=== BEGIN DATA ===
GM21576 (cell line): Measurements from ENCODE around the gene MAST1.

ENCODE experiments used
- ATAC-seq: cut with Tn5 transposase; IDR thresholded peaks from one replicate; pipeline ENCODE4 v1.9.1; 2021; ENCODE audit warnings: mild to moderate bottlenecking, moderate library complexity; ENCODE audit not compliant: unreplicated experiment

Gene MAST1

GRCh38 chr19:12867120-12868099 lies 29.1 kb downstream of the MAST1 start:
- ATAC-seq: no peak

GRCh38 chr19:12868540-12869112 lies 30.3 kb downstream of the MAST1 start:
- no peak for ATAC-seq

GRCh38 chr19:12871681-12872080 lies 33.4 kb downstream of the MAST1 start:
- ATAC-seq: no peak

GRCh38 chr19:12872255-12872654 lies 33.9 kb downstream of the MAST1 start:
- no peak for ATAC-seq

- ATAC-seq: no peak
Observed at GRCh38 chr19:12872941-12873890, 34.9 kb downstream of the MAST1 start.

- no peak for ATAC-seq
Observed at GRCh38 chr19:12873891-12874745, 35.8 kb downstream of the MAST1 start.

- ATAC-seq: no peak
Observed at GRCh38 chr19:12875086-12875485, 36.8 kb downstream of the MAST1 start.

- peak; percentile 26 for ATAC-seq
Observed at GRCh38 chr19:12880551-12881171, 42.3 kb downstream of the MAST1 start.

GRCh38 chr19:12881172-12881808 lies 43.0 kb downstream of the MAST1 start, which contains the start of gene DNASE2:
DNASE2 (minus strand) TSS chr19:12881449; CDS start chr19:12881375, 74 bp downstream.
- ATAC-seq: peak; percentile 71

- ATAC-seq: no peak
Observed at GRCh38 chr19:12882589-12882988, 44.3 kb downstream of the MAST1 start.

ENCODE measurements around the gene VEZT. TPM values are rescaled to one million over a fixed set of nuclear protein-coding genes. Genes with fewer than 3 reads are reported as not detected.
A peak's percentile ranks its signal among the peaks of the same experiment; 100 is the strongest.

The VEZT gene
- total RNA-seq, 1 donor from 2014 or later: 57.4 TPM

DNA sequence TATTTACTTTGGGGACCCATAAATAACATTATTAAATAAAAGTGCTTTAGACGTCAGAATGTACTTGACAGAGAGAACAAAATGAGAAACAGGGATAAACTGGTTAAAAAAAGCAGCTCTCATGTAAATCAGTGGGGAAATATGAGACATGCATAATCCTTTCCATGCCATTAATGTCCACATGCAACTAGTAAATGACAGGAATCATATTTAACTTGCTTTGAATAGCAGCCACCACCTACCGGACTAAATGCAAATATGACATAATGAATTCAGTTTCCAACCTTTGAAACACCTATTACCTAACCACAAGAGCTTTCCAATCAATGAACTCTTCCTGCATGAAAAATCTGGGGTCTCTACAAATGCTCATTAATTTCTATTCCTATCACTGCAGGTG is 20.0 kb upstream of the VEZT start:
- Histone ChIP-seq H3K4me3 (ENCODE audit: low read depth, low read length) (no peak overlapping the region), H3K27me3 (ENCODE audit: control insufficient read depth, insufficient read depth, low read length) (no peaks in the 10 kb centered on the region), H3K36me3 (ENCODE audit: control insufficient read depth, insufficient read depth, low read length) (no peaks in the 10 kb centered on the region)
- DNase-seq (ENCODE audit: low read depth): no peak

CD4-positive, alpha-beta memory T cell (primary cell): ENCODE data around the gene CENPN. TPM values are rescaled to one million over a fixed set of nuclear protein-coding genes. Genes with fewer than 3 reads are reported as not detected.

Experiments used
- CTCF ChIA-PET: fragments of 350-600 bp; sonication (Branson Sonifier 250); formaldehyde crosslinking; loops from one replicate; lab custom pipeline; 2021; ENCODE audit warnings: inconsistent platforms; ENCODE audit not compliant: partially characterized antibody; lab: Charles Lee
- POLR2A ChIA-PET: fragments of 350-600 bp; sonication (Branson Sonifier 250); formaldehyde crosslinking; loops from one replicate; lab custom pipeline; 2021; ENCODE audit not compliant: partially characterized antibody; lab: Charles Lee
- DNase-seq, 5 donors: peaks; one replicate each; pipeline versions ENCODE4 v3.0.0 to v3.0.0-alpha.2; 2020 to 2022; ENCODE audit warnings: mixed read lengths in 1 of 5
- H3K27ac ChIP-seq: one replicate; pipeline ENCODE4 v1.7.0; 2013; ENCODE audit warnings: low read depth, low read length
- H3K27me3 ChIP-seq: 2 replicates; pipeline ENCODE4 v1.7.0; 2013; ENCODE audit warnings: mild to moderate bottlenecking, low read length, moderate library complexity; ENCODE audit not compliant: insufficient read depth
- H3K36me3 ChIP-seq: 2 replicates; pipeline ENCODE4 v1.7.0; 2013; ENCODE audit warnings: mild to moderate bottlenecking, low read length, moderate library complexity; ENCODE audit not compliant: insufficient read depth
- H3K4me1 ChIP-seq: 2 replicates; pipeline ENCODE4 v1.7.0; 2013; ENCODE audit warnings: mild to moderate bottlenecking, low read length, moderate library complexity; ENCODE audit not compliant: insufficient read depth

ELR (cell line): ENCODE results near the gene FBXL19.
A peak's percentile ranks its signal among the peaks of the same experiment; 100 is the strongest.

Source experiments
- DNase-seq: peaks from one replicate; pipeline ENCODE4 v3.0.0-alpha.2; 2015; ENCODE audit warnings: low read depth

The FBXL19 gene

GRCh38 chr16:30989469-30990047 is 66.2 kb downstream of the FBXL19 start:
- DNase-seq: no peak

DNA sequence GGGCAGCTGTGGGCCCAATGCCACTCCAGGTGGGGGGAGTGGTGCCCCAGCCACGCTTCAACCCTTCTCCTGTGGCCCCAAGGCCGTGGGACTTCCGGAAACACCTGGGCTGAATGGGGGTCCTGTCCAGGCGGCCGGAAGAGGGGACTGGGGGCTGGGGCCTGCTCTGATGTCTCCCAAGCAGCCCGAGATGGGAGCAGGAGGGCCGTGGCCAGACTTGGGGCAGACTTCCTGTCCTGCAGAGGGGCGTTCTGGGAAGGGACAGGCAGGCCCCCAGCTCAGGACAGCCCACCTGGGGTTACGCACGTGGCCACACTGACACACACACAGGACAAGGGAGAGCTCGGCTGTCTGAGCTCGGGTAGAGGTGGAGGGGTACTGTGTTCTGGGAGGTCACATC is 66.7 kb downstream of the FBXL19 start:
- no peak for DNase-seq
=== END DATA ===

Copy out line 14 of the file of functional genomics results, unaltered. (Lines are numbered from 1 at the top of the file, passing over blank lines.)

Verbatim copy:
Observed at GRCh38 chr19:12872941-12873890, 34.9 kb downstream of the MAST1 start.